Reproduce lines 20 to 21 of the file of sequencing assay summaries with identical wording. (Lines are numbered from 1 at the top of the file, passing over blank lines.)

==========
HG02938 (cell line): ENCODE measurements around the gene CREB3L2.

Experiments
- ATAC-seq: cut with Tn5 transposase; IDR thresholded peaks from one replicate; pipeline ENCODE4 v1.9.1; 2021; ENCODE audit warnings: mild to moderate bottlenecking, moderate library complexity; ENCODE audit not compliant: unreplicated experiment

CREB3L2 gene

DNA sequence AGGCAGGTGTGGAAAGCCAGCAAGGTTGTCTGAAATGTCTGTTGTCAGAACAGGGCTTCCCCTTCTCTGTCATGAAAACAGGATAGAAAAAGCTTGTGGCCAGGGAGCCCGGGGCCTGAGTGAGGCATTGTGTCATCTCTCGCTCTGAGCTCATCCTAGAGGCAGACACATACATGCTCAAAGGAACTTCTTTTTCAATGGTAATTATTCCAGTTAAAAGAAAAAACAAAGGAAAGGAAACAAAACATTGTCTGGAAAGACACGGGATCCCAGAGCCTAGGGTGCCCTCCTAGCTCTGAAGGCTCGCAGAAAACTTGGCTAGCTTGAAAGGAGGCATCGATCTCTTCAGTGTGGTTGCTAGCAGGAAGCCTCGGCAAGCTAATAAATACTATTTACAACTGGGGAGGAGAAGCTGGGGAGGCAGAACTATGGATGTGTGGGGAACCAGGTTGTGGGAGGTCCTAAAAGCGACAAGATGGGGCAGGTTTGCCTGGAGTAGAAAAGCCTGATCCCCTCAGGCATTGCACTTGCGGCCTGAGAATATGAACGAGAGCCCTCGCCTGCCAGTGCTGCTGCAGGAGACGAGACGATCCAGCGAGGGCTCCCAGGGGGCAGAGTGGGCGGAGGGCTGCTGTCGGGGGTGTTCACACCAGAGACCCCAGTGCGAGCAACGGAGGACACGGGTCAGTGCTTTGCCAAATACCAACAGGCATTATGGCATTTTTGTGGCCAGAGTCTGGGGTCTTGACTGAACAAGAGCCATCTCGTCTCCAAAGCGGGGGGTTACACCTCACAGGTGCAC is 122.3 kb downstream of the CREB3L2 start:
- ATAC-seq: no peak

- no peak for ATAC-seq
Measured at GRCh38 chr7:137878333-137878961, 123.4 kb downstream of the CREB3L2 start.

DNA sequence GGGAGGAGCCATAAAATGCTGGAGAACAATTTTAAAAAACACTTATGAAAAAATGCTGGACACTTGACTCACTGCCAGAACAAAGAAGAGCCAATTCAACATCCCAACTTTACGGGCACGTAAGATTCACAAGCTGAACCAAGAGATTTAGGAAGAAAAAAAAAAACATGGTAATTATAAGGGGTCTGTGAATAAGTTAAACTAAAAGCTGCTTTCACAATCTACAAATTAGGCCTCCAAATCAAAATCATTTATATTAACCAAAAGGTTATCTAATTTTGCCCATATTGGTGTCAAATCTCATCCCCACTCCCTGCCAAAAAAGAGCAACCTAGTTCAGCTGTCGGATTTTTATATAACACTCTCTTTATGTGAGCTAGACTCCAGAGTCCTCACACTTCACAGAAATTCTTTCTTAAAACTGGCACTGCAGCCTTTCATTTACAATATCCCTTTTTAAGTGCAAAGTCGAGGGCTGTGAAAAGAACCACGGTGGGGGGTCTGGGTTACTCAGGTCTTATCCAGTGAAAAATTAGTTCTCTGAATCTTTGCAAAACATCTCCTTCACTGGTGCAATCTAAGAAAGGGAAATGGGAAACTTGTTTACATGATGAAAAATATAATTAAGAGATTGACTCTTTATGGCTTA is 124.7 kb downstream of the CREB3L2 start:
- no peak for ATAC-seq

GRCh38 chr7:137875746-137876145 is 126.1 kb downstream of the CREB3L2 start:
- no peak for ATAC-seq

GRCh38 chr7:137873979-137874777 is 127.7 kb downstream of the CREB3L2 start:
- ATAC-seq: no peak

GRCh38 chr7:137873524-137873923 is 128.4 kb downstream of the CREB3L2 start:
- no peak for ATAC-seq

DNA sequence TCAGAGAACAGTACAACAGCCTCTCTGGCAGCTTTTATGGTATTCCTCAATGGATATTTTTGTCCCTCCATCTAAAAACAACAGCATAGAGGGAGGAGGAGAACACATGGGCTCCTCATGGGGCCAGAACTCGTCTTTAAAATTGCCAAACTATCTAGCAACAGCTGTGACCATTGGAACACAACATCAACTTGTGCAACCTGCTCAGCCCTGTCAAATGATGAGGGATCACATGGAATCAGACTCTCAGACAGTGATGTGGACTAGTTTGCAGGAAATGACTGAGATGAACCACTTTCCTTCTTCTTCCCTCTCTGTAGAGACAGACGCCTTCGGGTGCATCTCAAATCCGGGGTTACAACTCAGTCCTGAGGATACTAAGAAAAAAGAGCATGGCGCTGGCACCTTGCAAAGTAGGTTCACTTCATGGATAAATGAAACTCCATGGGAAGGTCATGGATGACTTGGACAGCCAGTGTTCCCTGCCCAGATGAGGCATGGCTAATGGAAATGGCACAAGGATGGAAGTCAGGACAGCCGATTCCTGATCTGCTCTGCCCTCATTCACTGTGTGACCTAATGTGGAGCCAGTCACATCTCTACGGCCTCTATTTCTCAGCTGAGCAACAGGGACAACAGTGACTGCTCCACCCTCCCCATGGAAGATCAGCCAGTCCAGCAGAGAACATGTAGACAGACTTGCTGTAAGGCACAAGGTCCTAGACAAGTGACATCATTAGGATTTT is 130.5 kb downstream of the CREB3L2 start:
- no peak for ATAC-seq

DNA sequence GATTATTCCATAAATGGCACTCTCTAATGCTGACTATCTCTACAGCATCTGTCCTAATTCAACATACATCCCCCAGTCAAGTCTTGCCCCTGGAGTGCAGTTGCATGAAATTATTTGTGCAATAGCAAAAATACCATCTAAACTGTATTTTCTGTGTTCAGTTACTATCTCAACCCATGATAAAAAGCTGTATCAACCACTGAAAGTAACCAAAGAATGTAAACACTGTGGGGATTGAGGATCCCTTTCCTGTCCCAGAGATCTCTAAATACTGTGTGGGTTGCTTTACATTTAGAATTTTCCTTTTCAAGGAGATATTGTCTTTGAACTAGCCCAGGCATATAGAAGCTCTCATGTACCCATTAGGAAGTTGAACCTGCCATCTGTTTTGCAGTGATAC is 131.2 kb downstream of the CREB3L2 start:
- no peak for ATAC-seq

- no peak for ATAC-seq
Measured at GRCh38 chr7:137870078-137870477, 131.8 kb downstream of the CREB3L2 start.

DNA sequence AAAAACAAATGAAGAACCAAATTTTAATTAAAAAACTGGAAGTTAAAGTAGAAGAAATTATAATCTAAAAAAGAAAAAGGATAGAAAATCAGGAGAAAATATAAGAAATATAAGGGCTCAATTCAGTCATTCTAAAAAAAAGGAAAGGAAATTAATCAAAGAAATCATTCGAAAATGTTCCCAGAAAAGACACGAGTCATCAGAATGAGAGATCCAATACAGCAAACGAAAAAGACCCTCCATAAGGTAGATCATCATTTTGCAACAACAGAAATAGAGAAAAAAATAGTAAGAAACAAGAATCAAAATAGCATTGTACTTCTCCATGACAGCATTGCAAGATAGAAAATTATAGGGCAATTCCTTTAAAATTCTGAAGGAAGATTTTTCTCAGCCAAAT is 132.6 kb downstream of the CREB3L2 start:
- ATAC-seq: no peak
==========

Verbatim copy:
- no peak for ATAC-seq

- no peak for ATAC-seq